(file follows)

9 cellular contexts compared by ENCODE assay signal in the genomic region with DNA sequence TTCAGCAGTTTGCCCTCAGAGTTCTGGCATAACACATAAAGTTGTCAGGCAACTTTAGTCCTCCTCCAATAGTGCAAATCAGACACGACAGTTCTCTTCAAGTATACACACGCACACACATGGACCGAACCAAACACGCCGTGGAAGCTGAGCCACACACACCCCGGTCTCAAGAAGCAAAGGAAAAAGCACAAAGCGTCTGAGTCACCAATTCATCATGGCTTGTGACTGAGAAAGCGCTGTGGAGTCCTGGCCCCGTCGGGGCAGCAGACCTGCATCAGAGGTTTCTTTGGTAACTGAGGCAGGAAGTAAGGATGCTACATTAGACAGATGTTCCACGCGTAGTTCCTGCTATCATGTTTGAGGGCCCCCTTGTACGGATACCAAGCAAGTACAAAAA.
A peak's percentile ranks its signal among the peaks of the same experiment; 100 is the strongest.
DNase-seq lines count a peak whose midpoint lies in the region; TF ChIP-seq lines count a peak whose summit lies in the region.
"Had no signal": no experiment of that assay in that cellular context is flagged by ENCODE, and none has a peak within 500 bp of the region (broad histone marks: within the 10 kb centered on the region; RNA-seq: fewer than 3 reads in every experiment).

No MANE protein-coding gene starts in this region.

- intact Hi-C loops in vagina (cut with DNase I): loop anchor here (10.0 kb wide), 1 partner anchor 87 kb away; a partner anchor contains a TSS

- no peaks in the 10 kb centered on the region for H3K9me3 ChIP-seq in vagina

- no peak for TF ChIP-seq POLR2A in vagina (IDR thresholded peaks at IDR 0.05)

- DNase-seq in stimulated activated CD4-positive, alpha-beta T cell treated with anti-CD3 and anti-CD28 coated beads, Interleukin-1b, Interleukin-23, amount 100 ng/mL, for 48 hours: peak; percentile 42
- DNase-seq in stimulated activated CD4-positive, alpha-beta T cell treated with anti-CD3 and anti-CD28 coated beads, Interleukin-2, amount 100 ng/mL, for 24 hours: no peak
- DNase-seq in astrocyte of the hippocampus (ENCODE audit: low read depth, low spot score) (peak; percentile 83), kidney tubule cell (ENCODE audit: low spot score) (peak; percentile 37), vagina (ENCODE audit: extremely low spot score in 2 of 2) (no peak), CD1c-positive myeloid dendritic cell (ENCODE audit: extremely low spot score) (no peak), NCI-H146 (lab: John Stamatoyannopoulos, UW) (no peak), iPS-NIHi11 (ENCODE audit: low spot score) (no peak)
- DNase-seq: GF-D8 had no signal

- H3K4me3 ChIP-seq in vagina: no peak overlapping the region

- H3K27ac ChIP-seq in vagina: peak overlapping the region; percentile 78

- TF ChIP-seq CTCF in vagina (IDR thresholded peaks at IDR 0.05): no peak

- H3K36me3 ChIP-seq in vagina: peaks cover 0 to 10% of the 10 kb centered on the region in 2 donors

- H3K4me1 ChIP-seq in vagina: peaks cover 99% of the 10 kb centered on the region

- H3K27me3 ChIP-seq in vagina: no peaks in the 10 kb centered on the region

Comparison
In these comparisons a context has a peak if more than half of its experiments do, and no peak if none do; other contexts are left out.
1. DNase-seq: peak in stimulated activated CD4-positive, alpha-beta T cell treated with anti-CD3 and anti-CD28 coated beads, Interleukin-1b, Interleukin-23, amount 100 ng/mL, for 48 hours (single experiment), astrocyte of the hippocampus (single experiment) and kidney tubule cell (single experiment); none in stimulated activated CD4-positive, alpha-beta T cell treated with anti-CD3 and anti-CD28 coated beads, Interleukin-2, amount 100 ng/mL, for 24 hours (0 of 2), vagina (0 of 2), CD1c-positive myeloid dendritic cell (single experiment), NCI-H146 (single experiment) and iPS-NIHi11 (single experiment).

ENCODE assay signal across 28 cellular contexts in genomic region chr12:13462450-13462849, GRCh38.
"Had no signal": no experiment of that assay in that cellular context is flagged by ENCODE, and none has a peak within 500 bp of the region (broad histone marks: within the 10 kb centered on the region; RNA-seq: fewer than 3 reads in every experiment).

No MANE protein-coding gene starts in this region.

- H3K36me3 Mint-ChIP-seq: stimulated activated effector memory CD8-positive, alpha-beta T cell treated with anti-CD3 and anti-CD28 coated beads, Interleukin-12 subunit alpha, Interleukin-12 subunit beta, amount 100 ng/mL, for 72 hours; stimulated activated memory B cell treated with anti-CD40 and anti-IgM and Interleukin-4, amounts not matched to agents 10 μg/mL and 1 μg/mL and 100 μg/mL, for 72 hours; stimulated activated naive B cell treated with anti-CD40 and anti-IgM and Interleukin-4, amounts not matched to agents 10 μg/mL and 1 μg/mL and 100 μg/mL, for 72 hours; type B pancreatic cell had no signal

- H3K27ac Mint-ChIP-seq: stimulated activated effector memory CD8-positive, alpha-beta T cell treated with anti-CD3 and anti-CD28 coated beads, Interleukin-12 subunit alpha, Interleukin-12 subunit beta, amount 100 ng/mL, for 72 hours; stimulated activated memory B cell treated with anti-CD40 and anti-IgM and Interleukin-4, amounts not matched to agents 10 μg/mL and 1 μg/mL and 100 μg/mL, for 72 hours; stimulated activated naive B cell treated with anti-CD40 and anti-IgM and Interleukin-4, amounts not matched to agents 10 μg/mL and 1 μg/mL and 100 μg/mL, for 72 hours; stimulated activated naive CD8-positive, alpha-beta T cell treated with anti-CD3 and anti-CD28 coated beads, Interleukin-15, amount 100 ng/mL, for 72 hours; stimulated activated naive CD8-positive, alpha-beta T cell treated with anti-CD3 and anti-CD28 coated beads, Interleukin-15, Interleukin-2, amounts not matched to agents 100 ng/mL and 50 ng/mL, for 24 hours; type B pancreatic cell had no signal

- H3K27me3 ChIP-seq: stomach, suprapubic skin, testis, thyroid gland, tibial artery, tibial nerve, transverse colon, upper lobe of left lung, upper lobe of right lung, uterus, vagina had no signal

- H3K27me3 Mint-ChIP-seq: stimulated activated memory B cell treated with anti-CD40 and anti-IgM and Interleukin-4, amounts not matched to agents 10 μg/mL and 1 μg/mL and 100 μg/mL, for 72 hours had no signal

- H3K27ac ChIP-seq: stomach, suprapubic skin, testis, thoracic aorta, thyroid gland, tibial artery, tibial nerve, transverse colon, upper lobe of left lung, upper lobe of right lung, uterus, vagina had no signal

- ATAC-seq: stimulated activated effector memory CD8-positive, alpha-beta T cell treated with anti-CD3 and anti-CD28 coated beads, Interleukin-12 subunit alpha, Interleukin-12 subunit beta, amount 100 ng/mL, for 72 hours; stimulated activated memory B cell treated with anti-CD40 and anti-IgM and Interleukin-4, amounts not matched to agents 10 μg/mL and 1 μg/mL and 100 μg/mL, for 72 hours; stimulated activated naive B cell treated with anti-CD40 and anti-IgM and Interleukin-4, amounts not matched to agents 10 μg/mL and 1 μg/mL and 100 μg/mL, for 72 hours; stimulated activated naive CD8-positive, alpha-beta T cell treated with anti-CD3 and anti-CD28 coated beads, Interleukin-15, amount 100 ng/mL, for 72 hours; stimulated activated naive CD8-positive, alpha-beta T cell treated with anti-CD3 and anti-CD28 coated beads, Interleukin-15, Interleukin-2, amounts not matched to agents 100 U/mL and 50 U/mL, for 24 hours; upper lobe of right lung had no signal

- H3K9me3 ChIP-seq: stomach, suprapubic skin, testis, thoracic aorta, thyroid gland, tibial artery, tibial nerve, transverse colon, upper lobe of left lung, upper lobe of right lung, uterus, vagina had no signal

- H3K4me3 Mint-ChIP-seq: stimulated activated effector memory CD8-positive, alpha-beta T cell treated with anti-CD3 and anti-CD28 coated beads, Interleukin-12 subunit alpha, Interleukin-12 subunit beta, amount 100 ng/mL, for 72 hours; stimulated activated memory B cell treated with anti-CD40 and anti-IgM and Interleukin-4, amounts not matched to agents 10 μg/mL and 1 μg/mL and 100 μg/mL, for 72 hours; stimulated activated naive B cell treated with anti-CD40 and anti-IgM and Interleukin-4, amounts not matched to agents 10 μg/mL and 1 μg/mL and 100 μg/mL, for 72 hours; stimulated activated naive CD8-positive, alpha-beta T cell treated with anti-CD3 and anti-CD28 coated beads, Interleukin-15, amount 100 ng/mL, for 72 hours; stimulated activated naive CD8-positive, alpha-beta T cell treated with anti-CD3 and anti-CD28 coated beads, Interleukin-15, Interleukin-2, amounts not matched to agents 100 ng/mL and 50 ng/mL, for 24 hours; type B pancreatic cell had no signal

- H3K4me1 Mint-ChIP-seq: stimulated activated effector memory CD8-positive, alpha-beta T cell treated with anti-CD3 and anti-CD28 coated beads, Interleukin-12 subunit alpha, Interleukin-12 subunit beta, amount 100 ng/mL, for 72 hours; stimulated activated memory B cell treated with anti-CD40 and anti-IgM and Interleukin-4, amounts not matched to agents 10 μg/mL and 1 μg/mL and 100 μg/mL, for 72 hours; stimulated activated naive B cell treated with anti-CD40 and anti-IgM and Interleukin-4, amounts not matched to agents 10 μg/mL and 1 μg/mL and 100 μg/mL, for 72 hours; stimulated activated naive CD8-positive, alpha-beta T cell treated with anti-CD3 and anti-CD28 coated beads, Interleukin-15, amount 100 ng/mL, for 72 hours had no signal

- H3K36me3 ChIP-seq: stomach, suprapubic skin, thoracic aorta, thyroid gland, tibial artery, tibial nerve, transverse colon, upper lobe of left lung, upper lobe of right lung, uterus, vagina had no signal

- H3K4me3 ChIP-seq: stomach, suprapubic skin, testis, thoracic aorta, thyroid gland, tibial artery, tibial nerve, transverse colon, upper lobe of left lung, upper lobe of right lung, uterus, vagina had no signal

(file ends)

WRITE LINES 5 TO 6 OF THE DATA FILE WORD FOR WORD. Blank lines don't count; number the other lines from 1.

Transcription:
No MANE protein-coding gene starts in this region.

- intact Hi-C loops in vagina (cut with DNase I): loop anchor here (10.0 kb wide), 1 partner anchor 87 kb away; a partner anchor contains a TSS